Dysfunctional organizations, dysfunctional countries, and Grey's law

It is impossible to distinguish between incompetent leaders and maliciously destructive ones.

by T. Nelson


Dysfunctional organizations, dysfunctional countries, and Grey's law

I t happens all the time in business: incompetent managers get control of a business and run it smack into the ground. Working conditions deteriorate, people start calling each other names, the place gets dirty, less and less work gets done, and cronyism and nepotism become the principal means of getting ahead.

In such a company, people stop caring about right and wrong. Some start to care only about grabbing as much money as they can. Others escape the unpleasantness of working in a failing organization by taking up little pet causes, like deciding who gets to put pictures on the bulletin board and what color thumbtacks people are allowed to use. Social divisions and cliques are created. As interpersonal conflict rises, productivity plummets.

Grey's Law: Any sufficiently advanced incompetence is indistinguishable from malice. I once worked at such a company. I was a science guy surrounded by talented engineers. But their management was incompetent. The engineers would gather in the main office ten minutes before quitting time and stare silently at the second hand of the Official Clock. When it hit twelve, they didn't trample each other, but being familiar with the principles of hydrodynamics they left with remarkable efficiency, in an amazing example of laminar flow. Within seconds the lights were out, and I found myself standing in a deserted office. Those engineers couldn't wait to get out of there.

Were these employees committed to helping the company? Did they lie awake at night doing heat flow calculations in their head to help improve the bottom line? Hell, no. They were trapped in a job they hated. Some of them were slowly going insane, and spent their days in displacement activity—useless distractions like washing out their coffee cup. The rest engaged in name-calling, gossiping and back-stabbing. The only thing they all had in common was that they loathed the boss. The boss thought they loved and respected him. He was wrong.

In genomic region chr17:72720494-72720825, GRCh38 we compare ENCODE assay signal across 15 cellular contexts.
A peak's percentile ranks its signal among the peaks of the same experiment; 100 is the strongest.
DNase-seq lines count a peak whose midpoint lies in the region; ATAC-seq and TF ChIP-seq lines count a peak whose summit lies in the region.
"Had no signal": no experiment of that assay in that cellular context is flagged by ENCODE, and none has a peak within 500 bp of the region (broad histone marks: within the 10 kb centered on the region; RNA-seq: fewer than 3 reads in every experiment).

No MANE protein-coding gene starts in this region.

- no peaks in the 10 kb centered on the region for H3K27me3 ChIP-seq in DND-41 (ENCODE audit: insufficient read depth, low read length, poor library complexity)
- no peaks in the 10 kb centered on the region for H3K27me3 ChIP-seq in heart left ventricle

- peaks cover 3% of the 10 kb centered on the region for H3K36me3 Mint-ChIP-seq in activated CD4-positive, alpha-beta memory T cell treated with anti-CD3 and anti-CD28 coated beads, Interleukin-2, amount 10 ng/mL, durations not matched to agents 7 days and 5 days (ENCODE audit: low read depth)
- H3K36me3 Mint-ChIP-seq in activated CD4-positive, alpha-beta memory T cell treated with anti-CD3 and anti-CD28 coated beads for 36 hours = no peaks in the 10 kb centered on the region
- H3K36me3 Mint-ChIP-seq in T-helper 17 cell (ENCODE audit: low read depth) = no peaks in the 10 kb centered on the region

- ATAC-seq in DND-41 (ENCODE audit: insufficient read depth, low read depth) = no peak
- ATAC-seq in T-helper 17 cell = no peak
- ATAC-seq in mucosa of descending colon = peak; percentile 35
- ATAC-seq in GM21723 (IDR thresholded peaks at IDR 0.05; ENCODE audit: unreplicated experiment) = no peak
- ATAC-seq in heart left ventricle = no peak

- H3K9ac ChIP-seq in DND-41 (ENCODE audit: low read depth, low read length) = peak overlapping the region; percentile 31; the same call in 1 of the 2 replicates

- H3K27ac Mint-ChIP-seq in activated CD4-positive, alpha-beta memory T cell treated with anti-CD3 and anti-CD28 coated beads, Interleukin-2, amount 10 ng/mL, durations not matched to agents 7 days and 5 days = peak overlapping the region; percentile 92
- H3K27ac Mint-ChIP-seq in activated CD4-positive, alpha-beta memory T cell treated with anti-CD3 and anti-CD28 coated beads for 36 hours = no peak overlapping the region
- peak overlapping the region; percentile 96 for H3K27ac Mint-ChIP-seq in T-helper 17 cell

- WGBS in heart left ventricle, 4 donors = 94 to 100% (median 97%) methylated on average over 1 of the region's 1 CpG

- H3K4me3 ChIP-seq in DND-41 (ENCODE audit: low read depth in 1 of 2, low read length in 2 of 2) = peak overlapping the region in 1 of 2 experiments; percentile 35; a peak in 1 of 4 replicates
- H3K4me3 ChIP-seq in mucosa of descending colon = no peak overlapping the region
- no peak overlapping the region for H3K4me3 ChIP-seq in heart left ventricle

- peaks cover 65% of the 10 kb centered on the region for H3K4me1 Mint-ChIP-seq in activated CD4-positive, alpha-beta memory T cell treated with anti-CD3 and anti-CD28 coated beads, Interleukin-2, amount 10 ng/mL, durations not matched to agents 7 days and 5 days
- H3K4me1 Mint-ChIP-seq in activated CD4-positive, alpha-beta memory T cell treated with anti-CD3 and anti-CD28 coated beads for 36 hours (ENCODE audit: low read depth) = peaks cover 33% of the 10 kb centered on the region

When your senior engineers spend their days folding paper cranes and sanitizing their coffee cups, you know your company is doomed. People don't have to “go Galt” to bring down the system. When an organization doesn't let their talented people be productive, it cannot survive, and it will collapse automatically.

The same social dynamic is happening in America today. The government-media-academia complex—that is to say, politicians, newspapers, and academics—are committing what Selwyn Duke called “cultural genocide” against America. Our leadership is so bad that within fifty years, if we continue along this path, America will be indistinguishable from today's Nicaragua. That is to say our culture will be mostly garbage, our people will be mostly Hispanic, and anyone who mentions archaic concepts like liberty or individualism will be mostly ridiculed and probably murdered.

To the average citizen in a dysfunctional country, just like the average employee in a dysfunctional company, the question naturally arises as to whether their leaders are evil or unimaginably stupid. It's a perfect illustration of Grey's law: Any sufficiently advanced incompetence is indistinguishable from malice. But the question is false. It only arises because the employee (or citizen, as the case may be) assumes the management's goal is to keep the company (or the country) running, not run it into the ground. That is not necessarily the case.